A sort of tomorrow (Stephen Andrews, part 3)

If at the time of the portraits’ rendering the models were absent from the artist’s field of vision, they were vividly “present” to his memory.  Indeed, Facsimile makes a compelling case, by and for example, for locating the origin of drawing as such in memory rather than in perception – or more precisely in a perception that partakes, from the first, of memory, “an intense effort of memory that evokes and calls back to life – a memory that says to everything ‘Arise, Lazarus'”  (Derrida, Memoirs of the Blind:  The Self-Portrait and Other Ruins, 1993, 48).  Baudelaire agrues the same case in “L’art mnemonique”:  “tous les bons et vrais dessinateurs dessinent d’apres l’image ecrit dans leur cerveau, et non d’apres la nature” [“all good and true draughtsmen draw from the image written in their brain, and not from nature”].  The conceptual figuring of memories, including those of past perceptions, as images inscribed in the mind leaves little room for nostalgia and its attendant pathos, and Andrews’ portraits are remarkably free of both.

A number of further mediations involved here, to which the series’ title likewise recalls us, remain to be reckoned with.  Prior to undertaking the first part of Facsimile, the artist was absent from Toronto, away from home and his habitual locus of production, and he first received the source images via transatlantic fax.  The painstaking sgraffito portraits are thus copies (the drawings) of copies (the faxed images) of copies (the photocopies), of copies (the newsprint) of copies (the half-tones) of copies (the snapshots) of an ever-receding original, and indeed their deliberate visual recitation of already degraded images conveys to the viewer an unmistakable sense of the wearing-away of what they nonetheless powerfully evoke, and with it a reminder of the inevitable lapses that compromise the work of memory.  As critic and curator Annette Hurtig observes,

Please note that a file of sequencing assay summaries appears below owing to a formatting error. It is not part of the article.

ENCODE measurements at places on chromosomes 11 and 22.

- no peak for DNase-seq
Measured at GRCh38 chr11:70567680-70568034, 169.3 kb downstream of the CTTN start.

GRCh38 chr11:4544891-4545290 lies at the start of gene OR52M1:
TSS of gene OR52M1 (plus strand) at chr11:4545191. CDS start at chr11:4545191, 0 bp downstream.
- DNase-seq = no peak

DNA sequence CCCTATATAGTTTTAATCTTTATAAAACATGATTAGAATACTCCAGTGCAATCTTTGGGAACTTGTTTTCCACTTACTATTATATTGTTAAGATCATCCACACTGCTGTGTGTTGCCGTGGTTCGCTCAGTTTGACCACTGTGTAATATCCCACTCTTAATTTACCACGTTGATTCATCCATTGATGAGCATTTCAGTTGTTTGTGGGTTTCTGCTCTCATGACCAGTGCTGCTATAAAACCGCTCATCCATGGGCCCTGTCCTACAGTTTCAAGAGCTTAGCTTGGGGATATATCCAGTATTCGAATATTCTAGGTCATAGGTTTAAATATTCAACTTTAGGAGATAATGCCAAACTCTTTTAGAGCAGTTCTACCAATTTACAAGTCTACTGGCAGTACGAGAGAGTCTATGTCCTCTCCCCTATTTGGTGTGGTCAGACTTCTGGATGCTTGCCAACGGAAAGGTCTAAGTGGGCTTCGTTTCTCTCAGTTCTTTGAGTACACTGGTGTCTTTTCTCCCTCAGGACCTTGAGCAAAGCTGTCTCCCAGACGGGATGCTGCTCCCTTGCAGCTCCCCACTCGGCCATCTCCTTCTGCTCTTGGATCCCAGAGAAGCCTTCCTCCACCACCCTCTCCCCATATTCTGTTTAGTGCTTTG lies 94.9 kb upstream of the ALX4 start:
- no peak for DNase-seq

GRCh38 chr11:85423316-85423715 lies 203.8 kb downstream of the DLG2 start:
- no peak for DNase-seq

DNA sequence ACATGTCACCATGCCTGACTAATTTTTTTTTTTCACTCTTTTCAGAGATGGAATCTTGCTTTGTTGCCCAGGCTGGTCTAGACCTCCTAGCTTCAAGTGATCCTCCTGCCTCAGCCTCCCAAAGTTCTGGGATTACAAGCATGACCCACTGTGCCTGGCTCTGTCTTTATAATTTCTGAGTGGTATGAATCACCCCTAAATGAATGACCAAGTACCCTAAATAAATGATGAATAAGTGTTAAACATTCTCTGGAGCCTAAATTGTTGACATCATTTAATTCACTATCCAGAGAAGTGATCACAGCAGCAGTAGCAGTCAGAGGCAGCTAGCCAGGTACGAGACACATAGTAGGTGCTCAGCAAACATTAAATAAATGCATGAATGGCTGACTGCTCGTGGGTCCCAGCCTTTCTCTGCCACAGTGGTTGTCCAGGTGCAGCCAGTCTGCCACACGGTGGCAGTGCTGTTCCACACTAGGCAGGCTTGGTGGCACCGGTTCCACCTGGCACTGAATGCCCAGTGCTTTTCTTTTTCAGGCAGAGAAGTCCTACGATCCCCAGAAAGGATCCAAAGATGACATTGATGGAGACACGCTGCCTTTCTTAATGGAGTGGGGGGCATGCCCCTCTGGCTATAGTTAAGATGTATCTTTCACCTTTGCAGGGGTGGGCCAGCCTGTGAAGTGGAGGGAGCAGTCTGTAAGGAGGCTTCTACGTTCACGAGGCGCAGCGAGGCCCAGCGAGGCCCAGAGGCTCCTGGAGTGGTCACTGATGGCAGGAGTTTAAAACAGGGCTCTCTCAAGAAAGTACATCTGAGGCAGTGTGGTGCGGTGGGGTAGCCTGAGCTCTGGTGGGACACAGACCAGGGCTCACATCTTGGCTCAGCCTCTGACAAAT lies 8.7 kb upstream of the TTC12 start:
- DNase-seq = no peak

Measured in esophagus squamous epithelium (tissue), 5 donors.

The likenesses thus produced repeat the inadequacies of the faxed images.  Their imperfections protest memory’s failures.  Andrews’ loving, meditative replications, with their varying degrees of image degeneration, make Facsimile a figure for the unreliability of memory, as well [as] a metaphor for and an enactment of grieving.  A visual elegy for friends, loved-ones and a beloved lost to AIDS, Facsimile laments the way the limitations of memory leave us doubly bereft.

“Facsimile,” then, also designates the technology of reproduction and transmission that inhabits the portraits, both in their resemblance, especially from a distance, to the fleeting registrations of a laser printer, and more fundamentally as a condition of their very possibility.  Andrews’ series thus inscribes a long history of thinking technology as prosthesis, on the model of an extension of the human body, a supplement to its physical limitations, as well as the ambivalence that has shadowed this history.  The technology that extends the body’s force, provisionally compensating for its frailties and shortcomings, of course also confirms these failings, recalling them to reluctant and fallible memory.  The ultimate vulnerability of the body is death, that limit with which technology has always been intimately linked.

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Filed under Culture, Death, History and historiography, Media, Reading and writing, Tech

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